1884 Trade Dollar PCGS PR63

Truly Fabled Rarity

The 1884 Trade dollar is a coin that needs no introduction. Numismatists can quote the number of extant examples and probably relate one or two facts concerning the production and history of this issue. The true story is, however, not widely known. The reason for this is clear: popular numismatic references either state explicitly or strongly imply that this issue was created clandestinely by parties within the Mint, at night, and perhaps at a later date, for coin dealer William K. Idler. However, much of this traditional “wisdom” is erroneous. Archival research proves that the 1884 Trade dollar was struck officially, under the supervision of Mint officials, and recent findings suggest Idler was not the original owner/distributor of the coins.  According to the Fourteenth Annual Report of the Director of the Mint, page 126, there were 264 proof Trade dollars struck in 1884. These coins were delivered to the cashier on January 19. It seems likely that Superintendent Colonel A. Loudon Snowden acquired ten examples from this delivery by exchanging the equivalent amount of coin or bullion for them, a practice that was legal for Mint employees until the 1930s. Shortly thereafter, the Treasury Department sent orders to the Mint forbidding production of proof Trade dollars for sale to collectors and the remaining 254 coins were destroyed. Philadelphia Mint officials later denied any Trade dollars were struck in 1884 and their existence was largely unknown until the early 20th century.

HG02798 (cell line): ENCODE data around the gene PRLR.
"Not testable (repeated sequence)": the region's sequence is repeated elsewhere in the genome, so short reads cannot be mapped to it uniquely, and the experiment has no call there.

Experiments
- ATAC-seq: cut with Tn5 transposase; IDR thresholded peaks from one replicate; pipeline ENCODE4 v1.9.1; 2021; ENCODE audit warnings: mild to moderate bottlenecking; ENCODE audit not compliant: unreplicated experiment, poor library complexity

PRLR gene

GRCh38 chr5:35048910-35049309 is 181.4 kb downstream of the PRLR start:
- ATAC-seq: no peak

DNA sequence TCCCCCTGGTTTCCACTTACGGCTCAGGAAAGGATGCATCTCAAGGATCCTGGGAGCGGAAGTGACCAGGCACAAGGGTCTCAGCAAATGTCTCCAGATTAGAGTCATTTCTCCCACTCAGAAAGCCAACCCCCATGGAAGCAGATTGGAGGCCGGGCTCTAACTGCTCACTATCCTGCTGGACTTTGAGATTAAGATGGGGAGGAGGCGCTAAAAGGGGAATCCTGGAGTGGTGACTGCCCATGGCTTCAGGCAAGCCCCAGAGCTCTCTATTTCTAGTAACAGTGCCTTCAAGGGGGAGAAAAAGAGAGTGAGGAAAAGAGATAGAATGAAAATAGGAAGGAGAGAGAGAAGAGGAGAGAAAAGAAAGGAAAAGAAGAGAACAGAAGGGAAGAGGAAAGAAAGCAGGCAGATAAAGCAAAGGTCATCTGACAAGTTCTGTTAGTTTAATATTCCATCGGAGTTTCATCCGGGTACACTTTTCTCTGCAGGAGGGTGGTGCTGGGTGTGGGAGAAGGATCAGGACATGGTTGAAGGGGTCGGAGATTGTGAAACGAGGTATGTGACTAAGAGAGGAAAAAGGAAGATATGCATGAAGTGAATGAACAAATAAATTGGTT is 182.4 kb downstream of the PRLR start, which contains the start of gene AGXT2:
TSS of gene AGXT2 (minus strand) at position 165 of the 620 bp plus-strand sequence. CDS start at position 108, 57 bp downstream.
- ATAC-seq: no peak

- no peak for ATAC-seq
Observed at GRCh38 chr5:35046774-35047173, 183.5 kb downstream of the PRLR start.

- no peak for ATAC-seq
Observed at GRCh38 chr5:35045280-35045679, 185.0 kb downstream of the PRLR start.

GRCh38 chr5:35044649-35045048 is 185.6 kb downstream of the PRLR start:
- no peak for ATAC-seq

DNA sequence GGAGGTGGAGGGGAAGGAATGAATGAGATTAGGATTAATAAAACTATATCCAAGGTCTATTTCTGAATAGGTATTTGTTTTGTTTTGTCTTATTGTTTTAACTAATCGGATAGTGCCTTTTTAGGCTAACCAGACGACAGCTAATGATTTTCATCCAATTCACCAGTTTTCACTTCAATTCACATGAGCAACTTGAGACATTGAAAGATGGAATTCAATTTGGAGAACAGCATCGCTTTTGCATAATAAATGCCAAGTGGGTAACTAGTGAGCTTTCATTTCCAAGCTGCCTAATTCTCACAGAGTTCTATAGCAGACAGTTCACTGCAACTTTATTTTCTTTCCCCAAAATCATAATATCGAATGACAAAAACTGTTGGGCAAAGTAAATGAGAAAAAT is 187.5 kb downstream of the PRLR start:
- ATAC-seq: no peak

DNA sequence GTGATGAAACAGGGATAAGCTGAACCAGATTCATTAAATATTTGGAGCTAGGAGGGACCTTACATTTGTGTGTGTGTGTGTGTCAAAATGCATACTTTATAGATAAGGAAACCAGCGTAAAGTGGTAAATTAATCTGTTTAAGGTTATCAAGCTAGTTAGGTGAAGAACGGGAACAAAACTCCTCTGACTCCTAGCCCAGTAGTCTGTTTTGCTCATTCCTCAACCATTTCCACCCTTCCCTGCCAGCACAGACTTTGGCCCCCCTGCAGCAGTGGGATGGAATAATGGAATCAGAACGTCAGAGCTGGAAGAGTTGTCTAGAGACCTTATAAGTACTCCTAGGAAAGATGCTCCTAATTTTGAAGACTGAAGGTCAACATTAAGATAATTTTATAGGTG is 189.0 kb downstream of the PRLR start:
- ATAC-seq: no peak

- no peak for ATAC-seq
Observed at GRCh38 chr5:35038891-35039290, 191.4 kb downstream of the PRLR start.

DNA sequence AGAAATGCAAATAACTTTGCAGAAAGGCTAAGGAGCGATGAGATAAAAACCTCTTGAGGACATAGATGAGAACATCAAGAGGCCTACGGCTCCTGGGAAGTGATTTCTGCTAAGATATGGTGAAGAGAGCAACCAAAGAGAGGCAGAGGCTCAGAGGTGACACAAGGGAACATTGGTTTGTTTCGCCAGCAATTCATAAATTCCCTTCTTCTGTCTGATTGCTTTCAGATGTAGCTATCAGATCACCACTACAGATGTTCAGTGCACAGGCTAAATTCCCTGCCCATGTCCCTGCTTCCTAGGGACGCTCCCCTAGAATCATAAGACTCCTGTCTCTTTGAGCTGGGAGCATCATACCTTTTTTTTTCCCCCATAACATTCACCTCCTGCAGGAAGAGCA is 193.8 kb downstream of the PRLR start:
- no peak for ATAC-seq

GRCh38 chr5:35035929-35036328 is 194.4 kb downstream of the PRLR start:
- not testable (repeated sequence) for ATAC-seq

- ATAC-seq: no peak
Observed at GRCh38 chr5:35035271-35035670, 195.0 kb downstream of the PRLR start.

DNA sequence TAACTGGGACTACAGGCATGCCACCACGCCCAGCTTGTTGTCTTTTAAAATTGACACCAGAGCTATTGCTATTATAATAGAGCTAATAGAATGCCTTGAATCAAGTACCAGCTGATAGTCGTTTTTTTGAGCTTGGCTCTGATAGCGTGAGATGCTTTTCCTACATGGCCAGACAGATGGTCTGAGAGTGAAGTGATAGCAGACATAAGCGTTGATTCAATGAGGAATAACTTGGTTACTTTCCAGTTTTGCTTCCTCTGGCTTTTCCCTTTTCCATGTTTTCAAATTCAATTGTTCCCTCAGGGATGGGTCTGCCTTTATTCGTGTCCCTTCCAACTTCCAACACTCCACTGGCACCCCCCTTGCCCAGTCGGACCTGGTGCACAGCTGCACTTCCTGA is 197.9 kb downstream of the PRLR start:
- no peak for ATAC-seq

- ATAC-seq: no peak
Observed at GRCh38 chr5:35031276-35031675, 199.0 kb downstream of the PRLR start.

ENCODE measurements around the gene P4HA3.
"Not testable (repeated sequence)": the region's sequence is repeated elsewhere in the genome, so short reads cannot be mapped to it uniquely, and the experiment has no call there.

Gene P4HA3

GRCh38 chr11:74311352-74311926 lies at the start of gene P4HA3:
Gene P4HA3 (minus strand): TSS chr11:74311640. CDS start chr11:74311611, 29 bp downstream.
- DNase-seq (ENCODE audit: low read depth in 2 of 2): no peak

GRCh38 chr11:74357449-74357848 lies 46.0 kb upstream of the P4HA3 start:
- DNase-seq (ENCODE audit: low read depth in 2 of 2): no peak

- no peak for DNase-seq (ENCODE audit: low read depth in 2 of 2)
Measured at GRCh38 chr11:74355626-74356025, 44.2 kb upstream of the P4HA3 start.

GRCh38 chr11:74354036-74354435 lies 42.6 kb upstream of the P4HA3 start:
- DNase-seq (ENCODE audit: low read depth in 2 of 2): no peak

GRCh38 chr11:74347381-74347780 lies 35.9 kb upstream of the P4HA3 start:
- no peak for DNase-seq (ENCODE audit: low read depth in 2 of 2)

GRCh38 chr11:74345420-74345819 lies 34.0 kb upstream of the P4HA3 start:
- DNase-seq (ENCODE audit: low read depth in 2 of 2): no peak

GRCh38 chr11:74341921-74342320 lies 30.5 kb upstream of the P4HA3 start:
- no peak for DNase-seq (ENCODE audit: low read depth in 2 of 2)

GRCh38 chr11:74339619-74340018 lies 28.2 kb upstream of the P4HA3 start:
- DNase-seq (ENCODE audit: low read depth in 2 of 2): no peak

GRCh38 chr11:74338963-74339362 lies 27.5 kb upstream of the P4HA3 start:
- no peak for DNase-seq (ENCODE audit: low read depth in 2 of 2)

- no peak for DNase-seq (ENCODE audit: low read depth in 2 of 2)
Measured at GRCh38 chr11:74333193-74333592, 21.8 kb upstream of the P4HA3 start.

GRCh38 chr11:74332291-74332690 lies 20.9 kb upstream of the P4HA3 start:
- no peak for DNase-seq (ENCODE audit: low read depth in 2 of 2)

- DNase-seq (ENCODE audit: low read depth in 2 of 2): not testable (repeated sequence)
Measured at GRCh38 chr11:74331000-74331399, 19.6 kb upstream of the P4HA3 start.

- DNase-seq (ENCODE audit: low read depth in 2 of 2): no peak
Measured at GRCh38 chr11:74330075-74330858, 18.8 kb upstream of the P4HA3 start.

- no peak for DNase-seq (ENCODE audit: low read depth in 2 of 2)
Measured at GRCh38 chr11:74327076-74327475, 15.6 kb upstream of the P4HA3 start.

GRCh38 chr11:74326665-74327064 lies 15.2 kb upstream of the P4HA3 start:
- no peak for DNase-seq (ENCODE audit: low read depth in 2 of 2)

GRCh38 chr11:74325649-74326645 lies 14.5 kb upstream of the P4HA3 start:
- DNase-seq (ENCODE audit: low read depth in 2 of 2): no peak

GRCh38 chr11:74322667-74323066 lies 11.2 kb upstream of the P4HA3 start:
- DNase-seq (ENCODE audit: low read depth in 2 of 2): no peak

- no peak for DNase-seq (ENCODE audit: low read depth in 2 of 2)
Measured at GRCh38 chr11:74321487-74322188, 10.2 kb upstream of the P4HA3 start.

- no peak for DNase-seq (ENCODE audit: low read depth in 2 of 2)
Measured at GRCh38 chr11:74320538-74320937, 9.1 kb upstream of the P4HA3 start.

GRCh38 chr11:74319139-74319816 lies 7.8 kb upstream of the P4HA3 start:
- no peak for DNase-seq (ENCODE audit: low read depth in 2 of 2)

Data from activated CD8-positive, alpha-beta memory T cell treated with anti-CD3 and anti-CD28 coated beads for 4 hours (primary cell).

Offered at $420,000 delivered

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